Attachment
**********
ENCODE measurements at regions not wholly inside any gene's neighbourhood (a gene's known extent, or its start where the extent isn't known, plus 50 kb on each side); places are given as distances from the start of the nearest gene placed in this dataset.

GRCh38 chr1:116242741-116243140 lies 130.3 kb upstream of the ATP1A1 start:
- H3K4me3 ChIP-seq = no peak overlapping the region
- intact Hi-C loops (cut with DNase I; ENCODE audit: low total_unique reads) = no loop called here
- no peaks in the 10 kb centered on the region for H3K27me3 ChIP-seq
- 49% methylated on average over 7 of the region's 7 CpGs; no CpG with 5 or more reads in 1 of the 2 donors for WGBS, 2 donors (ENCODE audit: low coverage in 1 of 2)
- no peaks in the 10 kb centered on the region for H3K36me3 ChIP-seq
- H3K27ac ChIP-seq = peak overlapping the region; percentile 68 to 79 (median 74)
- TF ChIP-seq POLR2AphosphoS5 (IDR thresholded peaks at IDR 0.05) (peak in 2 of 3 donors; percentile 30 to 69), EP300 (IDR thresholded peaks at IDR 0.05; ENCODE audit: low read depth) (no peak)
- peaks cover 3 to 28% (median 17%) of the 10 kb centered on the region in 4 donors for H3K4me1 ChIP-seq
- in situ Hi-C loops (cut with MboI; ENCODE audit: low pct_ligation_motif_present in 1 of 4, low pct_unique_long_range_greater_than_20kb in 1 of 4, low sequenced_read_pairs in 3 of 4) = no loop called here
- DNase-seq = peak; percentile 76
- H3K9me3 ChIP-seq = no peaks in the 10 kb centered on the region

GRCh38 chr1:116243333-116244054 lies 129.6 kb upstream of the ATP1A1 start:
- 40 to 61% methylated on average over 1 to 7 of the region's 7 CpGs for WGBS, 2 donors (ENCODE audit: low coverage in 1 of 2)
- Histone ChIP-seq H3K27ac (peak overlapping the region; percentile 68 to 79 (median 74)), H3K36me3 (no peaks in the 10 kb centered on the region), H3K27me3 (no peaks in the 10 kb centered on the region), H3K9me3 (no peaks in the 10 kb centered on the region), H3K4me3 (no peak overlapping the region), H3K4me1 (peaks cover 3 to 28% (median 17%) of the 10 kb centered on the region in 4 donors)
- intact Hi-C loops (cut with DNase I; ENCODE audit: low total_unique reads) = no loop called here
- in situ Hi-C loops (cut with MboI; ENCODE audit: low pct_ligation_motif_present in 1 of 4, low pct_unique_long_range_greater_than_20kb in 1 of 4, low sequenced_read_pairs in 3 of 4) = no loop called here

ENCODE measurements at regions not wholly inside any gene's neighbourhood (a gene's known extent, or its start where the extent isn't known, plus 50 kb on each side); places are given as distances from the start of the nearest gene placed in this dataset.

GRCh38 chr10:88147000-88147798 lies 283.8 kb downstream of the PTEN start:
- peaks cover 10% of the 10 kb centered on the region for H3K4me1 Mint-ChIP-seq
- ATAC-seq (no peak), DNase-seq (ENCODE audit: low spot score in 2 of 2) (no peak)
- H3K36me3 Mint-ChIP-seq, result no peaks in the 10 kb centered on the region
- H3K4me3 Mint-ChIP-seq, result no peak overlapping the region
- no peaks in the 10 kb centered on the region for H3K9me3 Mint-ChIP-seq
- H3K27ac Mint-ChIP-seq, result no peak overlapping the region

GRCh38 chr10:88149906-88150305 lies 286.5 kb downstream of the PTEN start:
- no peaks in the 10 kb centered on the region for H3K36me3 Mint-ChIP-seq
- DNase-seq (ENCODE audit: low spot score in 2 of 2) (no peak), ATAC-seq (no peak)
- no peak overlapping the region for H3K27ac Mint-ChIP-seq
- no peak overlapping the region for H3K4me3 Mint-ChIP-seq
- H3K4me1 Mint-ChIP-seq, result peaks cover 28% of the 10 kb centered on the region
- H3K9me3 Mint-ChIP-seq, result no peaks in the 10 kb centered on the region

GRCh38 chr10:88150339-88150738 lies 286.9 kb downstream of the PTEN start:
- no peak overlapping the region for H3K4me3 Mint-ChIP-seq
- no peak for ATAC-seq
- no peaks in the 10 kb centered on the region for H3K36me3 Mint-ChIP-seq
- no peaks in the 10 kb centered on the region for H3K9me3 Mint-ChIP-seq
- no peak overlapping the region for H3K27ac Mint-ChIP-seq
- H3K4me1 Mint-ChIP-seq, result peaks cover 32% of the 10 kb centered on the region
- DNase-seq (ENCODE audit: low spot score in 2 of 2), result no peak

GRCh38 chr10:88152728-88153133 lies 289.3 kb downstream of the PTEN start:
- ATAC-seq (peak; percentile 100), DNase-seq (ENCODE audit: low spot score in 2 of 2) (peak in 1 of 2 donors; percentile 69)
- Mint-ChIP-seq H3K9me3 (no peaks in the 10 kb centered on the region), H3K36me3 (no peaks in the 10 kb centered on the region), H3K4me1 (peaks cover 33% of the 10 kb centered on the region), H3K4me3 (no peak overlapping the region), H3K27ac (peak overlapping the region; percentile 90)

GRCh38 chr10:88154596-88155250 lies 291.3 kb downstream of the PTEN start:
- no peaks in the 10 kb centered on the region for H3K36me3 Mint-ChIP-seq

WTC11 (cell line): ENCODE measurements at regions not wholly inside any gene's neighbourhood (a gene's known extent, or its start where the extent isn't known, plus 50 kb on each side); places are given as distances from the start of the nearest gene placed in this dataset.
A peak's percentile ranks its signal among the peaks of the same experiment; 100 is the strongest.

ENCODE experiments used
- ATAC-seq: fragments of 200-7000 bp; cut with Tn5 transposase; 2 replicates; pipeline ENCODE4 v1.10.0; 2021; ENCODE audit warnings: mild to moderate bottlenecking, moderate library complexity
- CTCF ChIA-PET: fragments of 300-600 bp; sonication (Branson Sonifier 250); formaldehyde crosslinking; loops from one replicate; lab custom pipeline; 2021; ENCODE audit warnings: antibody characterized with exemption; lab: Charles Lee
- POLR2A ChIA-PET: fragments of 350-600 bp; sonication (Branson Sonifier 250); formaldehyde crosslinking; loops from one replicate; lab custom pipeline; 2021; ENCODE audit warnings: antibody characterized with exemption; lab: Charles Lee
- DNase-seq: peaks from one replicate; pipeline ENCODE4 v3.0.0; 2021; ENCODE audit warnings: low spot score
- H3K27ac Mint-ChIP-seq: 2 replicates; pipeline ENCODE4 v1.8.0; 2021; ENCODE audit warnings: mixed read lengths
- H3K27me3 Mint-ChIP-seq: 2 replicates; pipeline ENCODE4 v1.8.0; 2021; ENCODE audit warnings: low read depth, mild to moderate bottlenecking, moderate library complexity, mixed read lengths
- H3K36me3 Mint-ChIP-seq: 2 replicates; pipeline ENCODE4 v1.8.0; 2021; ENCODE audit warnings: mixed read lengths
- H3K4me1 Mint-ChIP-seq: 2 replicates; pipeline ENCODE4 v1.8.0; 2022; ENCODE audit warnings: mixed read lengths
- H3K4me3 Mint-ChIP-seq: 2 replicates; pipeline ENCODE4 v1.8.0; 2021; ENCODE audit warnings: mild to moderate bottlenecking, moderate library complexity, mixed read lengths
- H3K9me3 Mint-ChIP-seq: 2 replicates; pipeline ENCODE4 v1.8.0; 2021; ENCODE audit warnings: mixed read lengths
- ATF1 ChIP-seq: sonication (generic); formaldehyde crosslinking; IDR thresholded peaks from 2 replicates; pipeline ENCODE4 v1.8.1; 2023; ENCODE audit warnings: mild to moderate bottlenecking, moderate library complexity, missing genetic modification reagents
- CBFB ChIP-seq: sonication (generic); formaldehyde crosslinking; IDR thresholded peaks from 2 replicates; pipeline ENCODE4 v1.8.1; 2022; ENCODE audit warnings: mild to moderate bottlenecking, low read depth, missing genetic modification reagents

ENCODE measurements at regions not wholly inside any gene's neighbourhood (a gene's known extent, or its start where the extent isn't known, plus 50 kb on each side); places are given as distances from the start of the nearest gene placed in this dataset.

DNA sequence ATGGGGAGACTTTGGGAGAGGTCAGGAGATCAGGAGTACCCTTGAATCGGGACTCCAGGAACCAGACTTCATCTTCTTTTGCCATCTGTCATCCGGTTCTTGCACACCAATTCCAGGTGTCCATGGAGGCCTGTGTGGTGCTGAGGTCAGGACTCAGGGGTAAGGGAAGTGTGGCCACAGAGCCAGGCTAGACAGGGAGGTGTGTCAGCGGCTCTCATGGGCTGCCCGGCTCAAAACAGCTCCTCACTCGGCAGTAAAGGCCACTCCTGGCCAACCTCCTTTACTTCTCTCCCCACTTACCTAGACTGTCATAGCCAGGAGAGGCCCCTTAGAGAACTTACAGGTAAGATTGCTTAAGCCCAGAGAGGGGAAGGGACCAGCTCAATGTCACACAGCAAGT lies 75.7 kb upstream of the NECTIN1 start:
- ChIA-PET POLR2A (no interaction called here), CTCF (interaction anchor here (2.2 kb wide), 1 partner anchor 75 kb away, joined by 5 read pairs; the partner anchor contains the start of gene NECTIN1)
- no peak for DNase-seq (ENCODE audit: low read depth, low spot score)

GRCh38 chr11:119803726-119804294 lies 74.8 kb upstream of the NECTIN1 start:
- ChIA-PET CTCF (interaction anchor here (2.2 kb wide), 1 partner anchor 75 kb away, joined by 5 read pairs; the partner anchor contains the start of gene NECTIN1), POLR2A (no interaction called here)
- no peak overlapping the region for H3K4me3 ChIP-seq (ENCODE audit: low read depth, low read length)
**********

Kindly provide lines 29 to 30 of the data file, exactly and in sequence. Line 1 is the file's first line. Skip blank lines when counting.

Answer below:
- DNase-seq (ENCODE audit: low spot score in 2 of 2) (no peak), ATAC-seq (no peak)
- no peak overlapping the region for H3K27ac Mint-ChIP-seq